That’s why the field of financial planning for special-needs families is growing. It’s specialized because of the laws and regulations affecting special-needs families keeps evolving.

Probably the most important thing parents need to learn is not to set aside in their child’s name because it will likely disqualify the child for government benefits like Medicaid, Social Security Disability and Supplemental Security Income (SSI). In order to qualify, a child over 18 may not have more than $2,000 in his or her name.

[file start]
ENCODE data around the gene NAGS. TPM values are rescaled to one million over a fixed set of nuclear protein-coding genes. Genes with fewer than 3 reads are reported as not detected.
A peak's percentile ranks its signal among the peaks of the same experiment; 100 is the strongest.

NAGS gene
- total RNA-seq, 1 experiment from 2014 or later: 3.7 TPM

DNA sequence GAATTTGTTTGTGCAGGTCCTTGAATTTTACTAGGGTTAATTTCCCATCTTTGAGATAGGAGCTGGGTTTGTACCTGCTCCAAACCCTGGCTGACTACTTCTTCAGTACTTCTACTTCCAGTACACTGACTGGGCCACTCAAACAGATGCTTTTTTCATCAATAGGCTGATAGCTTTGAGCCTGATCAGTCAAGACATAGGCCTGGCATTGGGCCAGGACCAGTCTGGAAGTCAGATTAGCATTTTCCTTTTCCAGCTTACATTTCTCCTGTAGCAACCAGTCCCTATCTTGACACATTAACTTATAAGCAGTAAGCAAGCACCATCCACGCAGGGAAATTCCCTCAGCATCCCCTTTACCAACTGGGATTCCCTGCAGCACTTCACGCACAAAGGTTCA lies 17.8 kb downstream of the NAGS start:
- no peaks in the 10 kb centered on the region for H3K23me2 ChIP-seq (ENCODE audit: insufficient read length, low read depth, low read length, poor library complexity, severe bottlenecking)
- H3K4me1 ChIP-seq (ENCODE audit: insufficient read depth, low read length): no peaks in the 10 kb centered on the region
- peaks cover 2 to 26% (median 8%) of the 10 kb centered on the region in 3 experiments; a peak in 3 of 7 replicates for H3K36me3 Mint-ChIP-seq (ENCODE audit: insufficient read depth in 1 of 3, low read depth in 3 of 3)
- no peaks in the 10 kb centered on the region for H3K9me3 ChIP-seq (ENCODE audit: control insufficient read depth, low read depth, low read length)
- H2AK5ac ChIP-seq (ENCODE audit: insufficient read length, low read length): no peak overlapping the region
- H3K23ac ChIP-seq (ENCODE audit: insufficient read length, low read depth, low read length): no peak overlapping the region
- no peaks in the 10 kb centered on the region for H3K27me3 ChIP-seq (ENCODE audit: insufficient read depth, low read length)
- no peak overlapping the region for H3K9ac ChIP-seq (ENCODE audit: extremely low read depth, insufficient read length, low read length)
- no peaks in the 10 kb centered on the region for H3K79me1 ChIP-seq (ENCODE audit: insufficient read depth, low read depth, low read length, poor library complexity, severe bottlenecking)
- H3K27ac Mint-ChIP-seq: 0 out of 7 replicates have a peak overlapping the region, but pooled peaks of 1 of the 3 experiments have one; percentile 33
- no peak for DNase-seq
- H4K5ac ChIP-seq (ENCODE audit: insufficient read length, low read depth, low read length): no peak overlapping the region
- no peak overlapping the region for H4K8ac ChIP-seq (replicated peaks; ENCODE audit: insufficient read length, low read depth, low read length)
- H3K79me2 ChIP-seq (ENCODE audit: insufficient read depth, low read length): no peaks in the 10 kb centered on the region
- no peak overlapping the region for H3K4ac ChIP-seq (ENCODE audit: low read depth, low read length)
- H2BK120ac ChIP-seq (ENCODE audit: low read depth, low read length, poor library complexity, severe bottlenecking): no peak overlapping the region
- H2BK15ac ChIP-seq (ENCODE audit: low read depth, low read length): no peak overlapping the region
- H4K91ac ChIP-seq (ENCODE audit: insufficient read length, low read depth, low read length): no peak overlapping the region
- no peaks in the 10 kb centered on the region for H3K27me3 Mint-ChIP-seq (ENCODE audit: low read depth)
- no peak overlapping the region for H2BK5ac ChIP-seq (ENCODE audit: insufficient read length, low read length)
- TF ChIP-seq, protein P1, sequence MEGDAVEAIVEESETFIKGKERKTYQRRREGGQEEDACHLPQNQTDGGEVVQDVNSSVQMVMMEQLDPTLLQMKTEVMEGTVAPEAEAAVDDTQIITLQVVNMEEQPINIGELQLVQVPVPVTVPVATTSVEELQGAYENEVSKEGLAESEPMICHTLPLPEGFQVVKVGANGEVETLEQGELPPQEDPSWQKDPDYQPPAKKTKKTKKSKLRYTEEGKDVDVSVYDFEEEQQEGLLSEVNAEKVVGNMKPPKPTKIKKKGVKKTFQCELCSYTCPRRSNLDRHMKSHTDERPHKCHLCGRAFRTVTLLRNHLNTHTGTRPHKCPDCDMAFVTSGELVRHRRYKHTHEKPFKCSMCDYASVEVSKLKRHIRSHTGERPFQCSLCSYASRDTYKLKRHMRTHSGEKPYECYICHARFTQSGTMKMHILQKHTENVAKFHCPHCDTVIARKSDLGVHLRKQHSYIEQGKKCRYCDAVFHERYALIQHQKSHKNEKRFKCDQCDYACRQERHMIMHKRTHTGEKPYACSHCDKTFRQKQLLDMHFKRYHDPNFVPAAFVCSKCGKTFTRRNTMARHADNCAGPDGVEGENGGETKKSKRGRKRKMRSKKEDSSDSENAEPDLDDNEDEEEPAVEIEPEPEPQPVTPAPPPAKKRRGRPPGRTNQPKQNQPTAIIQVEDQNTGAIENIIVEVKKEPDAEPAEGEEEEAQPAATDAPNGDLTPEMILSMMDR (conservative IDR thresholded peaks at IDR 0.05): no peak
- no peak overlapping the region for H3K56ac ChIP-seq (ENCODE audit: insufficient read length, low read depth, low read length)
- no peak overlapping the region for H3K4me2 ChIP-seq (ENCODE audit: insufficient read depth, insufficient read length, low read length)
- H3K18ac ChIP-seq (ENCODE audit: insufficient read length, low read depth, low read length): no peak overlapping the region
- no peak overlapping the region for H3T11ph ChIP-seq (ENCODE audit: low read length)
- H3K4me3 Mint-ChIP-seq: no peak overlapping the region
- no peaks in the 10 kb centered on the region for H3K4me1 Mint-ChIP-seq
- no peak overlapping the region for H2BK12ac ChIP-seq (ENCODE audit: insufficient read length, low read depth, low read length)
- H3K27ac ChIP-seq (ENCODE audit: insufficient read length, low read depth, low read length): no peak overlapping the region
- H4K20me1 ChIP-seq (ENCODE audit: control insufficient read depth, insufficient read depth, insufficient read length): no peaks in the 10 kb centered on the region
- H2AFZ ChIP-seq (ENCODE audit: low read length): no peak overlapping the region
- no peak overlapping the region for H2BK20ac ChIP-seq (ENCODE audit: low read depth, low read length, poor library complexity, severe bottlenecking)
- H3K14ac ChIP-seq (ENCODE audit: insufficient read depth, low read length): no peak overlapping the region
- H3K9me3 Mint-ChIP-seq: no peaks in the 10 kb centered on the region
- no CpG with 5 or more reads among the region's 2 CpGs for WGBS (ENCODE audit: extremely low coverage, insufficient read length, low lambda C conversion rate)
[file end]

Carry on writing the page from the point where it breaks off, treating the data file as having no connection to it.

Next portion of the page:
Parents can still save those dollars, but they need to do it the right way, by establishing both an ABLE Account and a Special Needs Trust. Even with government benefits, you want to leave money for haircuts, movie tickets and extras. 

Until the age of 18, children are usually served by school-based services and care that that may be covered by the parents’ insurance and/or tax-deductible, which is why parents often want to delay planning for the future. Circumstances can change at any time, though, so it’s important for these parents to not only have ABLE accounts and a Special Needs Trust in place, but also to decide such issues as guardianship.

When the special-needs child becomes an adult, there are more considerations: Will they live at home, which may have the effect of reducing their SSI? Will they be able to become employed? What about their social and recreational needs?